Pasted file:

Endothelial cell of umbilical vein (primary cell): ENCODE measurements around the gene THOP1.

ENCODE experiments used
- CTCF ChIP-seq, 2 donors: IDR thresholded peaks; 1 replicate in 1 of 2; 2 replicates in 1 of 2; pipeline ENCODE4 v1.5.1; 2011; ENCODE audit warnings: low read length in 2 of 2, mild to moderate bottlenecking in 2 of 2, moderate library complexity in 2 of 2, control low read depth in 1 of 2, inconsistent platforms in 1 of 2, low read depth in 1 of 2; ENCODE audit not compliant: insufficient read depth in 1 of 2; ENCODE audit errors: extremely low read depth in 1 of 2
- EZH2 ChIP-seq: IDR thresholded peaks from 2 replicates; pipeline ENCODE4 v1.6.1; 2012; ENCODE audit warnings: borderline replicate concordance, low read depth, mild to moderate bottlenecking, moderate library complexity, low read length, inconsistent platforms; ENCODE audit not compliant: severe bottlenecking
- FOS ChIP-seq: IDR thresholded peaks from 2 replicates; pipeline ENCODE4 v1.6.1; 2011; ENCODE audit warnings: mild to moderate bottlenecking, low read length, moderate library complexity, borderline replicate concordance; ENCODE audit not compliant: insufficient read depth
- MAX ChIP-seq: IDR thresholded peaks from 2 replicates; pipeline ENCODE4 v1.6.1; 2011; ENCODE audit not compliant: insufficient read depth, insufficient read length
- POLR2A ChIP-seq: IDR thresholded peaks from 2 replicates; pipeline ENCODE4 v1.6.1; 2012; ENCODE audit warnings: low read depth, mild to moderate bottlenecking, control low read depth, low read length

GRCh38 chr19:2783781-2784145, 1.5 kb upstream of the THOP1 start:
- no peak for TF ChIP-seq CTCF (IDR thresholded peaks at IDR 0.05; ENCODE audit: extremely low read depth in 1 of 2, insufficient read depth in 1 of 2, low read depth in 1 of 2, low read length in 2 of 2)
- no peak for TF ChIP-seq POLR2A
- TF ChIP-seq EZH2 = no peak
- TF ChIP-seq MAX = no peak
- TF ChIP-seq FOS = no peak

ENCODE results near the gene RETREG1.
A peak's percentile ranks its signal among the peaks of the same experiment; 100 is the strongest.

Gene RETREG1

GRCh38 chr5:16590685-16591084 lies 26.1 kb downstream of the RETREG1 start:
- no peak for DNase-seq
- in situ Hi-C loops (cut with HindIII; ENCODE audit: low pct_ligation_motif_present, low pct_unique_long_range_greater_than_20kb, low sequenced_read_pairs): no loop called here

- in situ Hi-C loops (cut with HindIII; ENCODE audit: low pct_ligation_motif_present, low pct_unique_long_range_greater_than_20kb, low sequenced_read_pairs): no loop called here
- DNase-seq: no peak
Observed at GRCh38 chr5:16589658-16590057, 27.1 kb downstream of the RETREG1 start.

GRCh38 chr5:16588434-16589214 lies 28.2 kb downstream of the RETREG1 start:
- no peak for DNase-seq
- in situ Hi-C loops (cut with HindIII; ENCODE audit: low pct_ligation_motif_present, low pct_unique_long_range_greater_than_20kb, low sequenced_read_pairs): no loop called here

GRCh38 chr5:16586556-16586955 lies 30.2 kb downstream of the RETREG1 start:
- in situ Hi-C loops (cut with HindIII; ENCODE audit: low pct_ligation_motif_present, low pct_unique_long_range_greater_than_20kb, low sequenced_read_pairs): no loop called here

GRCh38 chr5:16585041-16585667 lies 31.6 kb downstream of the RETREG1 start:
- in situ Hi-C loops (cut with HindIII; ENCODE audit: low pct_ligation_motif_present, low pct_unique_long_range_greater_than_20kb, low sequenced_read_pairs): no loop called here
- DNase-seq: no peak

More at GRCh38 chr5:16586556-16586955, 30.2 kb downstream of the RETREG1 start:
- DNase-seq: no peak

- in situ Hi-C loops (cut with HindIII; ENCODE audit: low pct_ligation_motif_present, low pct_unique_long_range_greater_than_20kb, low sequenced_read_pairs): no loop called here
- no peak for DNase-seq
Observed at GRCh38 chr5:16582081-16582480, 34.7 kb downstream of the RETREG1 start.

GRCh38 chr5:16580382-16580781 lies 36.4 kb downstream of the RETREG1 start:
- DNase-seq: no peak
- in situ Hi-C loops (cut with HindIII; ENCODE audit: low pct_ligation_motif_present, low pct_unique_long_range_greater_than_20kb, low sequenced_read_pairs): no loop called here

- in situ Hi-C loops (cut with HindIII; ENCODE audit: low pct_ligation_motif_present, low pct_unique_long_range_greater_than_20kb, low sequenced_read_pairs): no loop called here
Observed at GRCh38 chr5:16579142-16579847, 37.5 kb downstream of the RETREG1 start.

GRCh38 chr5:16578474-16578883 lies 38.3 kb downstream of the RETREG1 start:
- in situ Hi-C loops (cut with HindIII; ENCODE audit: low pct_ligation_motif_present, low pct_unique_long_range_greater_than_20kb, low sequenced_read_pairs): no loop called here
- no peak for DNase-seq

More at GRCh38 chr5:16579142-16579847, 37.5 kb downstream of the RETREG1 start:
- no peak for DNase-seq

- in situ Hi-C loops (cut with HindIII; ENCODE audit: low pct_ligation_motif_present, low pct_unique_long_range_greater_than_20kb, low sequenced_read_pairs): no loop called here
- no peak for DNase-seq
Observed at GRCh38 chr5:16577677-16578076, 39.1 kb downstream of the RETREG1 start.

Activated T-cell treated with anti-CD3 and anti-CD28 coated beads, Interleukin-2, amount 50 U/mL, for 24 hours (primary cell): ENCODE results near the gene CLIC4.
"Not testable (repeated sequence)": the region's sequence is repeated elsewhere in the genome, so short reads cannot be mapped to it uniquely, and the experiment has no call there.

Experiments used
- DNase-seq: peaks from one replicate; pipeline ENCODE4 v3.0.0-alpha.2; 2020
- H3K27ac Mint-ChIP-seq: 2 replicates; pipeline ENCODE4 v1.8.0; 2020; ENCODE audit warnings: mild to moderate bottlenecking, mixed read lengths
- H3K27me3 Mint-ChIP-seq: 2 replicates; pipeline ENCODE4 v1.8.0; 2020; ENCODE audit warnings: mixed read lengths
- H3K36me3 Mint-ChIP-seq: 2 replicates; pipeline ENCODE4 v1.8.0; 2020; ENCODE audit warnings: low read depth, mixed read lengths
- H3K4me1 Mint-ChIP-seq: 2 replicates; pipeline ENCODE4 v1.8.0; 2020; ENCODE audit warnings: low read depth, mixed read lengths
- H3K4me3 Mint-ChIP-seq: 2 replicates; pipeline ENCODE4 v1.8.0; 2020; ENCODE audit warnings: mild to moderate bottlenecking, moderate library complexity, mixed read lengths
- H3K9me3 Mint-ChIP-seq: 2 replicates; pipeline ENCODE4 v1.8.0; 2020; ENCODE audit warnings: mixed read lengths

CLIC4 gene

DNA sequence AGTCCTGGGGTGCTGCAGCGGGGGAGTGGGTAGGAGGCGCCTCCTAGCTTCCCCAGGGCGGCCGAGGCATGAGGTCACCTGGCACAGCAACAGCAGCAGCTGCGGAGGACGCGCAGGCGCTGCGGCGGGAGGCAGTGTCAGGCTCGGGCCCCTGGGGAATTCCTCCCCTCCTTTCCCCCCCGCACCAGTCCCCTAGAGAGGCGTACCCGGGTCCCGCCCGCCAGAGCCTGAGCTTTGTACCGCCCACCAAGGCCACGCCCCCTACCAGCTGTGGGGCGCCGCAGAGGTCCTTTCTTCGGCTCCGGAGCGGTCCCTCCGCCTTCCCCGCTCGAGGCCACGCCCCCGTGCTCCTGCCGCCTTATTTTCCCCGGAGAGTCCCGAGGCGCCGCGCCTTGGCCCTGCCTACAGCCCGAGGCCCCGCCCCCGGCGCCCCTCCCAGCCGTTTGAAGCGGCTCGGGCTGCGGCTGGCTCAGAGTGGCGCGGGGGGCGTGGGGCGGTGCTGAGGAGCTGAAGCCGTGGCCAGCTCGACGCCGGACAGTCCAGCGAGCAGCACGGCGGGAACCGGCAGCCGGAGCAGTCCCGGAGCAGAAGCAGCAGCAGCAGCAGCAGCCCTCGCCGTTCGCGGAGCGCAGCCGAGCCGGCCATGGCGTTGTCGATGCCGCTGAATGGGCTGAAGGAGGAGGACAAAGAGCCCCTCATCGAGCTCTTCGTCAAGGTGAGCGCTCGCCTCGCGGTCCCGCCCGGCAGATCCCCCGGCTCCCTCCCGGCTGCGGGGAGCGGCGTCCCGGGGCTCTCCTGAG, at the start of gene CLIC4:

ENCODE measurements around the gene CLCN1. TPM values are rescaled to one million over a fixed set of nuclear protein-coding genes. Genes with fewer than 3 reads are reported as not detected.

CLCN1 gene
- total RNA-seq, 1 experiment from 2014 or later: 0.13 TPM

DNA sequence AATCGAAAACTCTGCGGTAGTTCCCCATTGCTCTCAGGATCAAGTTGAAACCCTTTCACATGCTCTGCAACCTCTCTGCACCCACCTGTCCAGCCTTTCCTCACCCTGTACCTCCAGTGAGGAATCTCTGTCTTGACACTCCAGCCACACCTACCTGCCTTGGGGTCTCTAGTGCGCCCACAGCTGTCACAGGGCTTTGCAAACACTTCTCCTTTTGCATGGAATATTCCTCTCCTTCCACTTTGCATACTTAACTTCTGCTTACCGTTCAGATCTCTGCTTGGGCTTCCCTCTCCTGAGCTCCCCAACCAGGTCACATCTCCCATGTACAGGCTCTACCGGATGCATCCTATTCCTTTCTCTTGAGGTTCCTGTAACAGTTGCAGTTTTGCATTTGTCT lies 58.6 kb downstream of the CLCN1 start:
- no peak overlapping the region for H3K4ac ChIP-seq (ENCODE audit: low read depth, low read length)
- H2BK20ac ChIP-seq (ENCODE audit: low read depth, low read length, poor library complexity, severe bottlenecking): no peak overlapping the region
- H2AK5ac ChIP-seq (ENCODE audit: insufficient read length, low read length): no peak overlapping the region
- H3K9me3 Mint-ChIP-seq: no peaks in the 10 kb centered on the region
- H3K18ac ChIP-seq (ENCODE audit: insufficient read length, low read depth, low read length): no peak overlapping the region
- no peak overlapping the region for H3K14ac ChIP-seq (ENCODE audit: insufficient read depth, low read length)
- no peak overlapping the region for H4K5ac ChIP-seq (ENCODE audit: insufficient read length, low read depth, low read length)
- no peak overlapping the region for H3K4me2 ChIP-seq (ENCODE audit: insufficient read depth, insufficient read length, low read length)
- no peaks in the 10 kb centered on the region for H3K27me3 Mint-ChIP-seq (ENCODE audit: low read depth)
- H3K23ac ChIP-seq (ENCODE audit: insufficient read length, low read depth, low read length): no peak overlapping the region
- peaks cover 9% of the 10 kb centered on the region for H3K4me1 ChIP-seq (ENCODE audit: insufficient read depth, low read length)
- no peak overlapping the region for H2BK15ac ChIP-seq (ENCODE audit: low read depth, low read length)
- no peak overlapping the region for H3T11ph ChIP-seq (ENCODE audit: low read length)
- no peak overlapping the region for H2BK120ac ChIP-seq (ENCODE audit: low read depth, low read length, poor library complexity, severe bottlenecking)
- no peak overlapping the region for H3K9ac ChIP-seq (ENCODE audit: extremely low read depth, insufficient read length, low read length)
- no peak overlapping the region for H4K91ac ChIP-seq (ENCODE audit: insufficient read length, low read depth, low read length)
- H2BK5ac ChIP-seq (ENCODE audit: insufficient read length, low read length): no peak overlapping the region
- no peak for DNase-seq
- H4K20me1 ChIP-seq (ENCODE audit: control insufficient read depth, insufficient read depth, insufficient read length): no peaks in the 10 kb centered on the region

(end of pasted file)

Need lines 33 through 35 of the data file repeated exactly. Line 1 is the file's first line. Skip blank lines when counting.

- in situ Hi-C loops (cut with HindIII; ENCODE audit: low pct_ligation_motif_present, low pct_unique_long_range_greater_than_20kb, low sequenced_read_pairs): no loop called here
- no peak for DNase-seq
Observed at GRCh38 chr5:16582081-16582480, 34.7 kb downstream of the RETREG1 start.